Consideration of Deferred Action for Childhood Arrivals (DACA)
What Is DACA
On June 15, 2012, the Secretary of Homeland Security announced that certain people who came to the United States as children and meet several guidelines may request consideration of deferred action for a period of two years, subject to renewal. They are also eligible for work authorization and temporary protection from deportation. Deferred action does not provide lawful status.
In 2012, President Obama issued the DACA executive order after the Development, Relief and Education for Alien Minors (DREAM) Act did not pass in Congress several times. The young people impacted by DACA and the DREAM Act are often referred to as “Dreamers.”
You may request DACA if you:
- Were under the age of 31 as of June 15, 2012;
- Came to the United States before reaching your 16th birthday;
- Have continuously resided in the United States since June 15, 2007, up to the present time;
- Were physically present in the United States on June 15, 2012, and at the time of making your request for consideration of deferred action with USCIS;
- Had no lawful status on June 15, 2012;
- Are currently in school, have graduated or obtained a certificate of completion from high school, have obtained a general education development (GED) certificate, or are an honorably discharged veteran of the Coast Guard or Armed Forces of the United States; and
- Have not been convicted of a felony, significant misdemeanor, or three or more other misdemeanors, and do not otherwise pose a threat to national security or public safety.
Filing Process for DACA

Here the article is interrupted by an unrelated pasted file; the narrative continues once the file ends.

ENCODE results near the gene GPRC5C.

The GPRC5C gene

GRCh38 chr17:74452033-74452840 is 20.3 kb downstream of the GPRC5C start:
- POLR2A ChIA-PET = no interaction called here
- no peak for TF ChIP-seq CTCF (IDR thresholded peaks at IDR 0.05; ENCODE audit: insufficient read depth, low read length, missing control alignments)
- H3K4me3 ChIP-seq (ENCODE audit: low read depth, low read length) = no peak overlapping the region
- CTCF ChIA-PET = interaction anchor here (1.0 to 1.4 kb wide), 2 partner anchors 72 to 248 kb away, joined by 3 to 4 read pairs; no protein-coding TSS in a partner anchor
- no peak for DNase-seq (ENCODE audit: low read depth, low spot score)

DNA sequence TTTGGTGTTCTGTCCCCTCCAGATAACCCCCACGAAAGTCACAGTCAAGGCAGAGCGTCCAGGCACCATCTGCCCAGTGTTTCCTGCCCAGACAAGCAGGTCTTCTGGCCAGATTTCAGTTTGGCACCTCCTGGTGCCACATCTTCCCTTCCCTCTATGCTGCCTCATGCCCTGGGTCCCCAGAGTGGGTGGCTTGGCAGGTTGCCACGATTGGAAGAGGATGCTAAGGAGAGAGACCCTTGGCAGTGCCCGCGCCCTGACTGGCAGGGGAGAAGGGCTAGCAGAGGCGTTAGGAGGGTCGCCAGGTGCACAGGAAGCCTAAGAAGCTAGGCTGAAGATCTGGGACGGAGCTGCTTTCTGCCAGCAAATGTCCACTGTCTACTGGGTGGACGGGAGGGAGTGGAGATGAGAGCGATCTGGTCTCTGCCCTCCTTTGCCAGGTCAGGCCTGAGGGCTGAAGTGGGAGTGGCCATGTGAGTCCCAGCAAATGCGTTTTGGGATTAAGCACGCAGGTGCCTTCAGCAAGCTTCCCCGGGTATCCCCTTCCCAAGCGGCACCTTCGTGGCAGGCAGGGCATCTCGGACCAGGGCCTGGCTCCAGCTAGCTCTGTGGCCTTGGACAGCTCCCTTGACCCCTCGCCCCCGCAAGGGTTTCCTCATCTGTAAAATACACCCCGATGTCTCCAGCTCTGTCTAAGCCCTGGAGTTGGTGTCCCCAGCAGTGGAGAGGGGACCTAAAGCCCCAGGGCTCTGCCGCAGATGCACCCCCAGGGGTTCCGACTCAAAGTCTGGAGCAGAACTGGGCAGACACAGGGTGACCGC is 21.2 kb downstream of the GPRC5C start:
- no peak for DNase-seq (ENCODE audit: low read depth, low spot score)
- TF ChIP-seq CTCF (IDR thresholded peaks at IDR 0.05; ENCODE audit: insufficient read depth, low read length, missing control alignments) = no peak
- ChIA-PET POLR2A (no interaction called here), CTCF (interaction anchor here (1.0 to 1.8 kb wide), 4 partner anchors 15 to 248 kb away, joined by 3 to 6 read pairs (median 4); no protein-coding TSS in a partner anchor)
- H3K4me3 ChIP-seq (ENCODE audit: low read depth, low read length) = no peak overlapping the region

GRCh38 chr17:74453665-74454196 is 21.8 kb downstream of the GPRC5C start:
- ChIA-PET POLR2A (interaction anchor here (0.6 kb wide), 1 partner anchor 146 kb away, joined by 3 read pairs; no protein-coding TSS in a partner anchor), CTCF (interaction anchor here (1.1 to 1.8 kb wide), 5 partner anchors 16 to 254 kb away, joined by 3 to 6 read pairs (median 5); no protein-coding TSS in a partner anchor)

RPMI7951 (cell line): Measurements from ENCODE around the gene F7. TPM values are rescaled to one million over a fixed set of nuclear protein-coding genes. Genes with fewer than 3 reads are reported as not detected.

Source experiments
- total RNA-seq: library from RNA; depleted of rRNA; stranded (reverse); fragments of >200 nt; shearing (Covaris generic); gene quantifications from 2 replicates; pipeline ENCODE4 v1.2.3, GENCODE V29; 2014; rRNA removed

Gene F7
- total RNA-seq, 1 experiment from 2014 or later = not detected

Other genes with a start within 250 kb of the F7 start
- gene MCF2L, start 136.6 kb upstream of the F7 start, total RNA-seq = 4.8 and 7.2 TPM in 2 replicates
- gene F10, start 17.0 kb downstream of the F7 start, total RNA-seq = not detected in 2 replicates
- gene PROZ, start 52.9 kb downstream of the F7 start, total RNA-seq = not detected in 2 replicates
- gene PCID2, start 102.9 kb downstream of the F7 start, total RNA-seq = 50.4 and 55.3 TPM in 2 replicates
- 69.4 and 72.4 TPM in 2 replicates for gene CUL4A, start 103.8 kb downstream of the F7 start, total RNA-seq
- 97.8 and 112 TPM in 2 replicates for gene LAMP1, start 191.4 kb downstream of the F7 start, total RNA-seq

- Collect documents of Proof:
- Proof of identity
- Proof you came to the U.S. before your 16th birthday
- Proof of immigration status
- Proof of presence in U.S. on June 15, 2012
- Proof you continuously resided in U.S. since June 15, 2007
- Proof of your student status at the time of requesting DACA
- Proof you are an honorably discharged veteran of the Coast Guard on Armed Forces of the U.S.
- Complete the required forms and worksheet
- Mail your forms to the appropriate USCIS Lockbox
- Visit an Application Support Center (ASC) for biometric services
- Check the status of your request online.
If you have any questions please do not hesitate to contact us at the Office. We are here to help.
Currently the DACA program is under extreme stress due to multiple legal challenges still making their way thru courts. Eligibility to apply now depends on the State you live in as well as your DACA history. Please check with us for the most current and up to date information as to whether you are qualified to apply for DACA.
Contact Our Firm
While this website provides general information, it does not constitute legal advice. The best way to get guidance on your specific legal issue is to contact a lawyer. To schedule a meeting with an attorney, please call 323-857-0034 or complete the intake form below.
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Bolour / Carl Immigration Group is a full service immigration law firm. We have been representing immigrants, nonimmigrants, families, businesses, employees, and the like, from around the globe for over 25 years. With over 25 years of experience exclusively in the field of Immigration Law, we have garnered the knowledge to handle the most complex cases and adequately represent a wide range of clientele. The size of our firm ensures that all of our clients receive hands on service from their attorneys and a direct line of communication with our attorneys.